15 June 2014

Swiftless in Seattle

It’s been a busy couple of days here on St. Paul, so much so that I promptly lost my voice completely yesterday.  Fail.  That doesn't stop me from typing though... pretty much the only form of communication I'm capable of at the moment.

RED-FACED CORMORANTS are understandably one of the targets of many visiting birders (within North America, this is an Alaska-only specialty).  The other day, there were several quite close to us on the cliffs at Reef Point including this sharp adult taking a peek at us from behind a grass clump:
Yes, I know what you're thinking... the crazy tufts ARE actually normal on this species.  Another popular cliff-nester is the LEAST AUKLET, the smallest alcid in the world.  The views you can get of these tiny guys at Ridge Wall are stunning:
Town Marsh, a very popular spot for shorebirds and birders hoping for shorebirds, was fairly quiet on my last visit.  This SEMIPALMATED PLOVER didn’t seem to mind me stomping around though:
Another abundant shorebird at Town Marsh is the RED-NECKED PHALAROPE.  Of all the shorebirds in the world, I'd argue that phalaropes are the most comfortable swimming on water.  Here’s one in flight however:
I may have mentioned this before but the GRAY-CROWNED ROSY-FINCHES here fill some interesting niches.  For example, they nest all over town in any kind of cavity they can find.  In fact, and it’s noted quite frequently, these behave like House Sparrows.  They’re abundant, nest all over the place, and they even can sound quite similar to House Sparrows.  Either way, they’re still pretty cool to have around:
The other day we flushed a small, dark warbler-like thing from a roadside up near Novastoshna.  All the glimpses in flight we were getting told us that this was certainly something interesting.  It took probably an hour to track it down for real and once we did, we didn’t find a Dusky Warbler or any Asian vagrant… but a NORTHERN WATERTHRUSH instead.  Huh.  Heck of a bird for up here though.  Here’s a terrible picture of it in flight before we knew what it was:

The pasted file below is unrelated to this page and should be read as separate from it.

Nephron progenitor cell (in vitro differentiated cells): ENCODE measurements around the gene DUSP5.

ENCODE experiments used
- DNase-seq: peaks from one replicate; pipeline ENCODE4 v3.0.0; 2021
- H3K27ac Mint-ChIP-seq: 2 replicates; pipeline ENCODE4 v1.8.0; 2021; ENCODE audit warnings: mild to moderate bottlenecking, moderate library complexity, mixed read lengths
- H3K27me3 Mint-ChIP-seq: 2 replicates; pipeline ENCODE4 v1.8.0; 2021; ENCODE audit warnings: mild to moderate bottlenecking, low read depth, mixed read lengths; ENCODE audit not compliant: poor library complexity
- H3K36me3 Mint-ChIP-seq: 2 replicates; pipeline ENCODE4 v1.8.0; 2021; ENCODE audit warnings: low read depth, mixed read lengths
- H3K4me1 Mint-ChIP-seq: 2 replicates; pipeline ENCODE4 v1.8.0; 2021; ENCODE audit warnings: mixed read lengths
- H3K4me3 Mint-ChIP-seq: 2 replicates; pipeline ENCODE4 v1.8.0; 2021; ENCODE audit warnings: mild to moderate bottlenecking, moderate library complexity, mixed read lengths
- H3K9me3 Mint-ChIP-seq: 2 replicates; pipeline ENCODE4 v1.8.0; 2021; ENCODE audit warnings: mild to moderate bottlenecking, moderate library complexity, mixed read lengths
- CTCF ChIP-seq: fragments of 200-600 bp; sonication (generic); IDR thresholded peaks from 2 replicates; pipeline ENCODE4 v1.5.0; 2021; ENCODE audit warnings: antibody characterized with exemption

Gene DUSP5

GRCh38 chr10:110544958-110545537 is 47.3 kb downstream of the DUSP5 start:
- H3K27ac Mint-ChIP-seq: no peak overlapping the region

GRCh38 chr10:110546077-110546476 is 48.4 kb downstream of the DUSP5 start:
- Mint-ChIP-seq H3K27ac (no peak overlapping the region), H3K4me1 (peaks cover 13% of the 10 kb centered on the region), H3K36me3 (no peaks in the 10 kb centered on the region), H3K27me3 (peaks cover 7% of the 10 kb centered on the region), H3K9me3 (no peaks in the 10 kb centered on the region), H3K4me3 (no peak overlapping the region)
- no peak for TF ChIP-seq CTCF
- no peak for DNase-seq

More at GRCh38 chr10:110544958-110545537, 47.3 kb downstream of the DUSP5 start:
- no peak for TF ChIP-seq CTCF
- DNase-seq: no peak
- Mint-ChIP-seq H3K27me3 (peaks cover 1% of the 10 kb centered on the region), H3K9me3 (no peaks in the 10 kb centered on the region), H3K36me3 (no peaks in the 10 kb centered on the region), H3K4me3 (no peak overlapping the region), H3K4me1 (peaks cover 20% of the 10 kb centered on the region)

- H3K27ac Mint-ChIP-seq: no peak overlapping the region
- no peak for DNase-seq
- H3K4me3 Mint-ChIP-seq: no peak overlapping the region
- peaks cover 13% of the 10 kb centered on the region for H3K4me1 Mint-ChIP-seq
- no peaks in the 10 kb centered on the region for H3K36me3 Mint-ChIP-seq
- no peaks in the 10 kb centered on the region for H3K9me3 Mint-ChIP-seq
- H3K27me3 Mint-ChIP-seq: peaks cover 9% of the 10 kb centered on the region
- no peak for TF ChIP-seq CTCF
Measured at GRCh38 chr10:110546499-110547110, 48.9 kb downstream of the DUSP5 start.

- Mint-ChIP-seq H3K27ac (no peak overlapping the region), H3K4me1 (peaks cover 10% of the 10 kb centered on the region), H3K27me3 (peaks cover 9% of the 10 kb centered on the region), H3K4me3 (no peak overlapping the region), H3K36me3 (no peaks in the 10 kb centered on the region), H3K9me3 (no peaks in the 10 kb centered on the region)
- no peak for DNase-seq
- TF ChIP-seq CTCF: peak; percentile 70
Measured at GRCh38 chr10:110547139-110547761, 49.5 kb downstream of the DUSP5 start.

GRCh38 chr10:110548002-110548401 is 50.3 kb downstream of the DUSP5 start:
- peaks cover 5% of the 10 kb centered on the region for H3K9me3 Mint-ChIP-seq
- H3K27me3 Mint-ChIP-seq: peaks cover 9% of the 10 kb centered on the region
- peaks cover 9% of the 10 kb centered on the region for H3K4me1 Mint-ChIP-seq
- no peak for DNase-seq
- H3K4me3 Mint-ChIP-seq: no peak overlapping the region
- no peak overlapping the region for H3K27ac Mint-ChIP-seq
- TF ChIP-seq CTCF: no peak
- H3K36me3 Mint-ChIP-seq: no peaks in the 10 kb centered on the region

Pumphouse Lake has some of the best shorebird habitat on the island right now.  I was scanning through shorbs the other day when this beasty walked into view:
Antone Slough provided me with one of the neatest subspecies comparison photos I’ve taken.  The front bird is a minima CACKLING GOOSE and the back one is an “Aleutian” CACKLING GOOSE.  Note the difference in overall size, bill size, and forehead angle:
Oh, and yes, the ORIENTAL CUCKOO is still around (it’s been here for almost 2 weeks now).  I managed this shot the other day of the diagnostic buffy undertail coverts:
Although I didn’t connect with it, a nice rarity flew by some other birders yesterday; a PACIFIC SWIFT was seen in the NE corner of the island.  Hopefully I’ll get lucky at some point and snag this rarity, one of my most wanted birds.

I can't complain though, I've been fortunate to have the GRAY WAGTAIL fly by me twice now (and not everyone is so lucky with that).  I also had an EASTERN YELLOW WAGTAIL pop up off the side of the road yesterday.  Certainly interesting things continue to show up....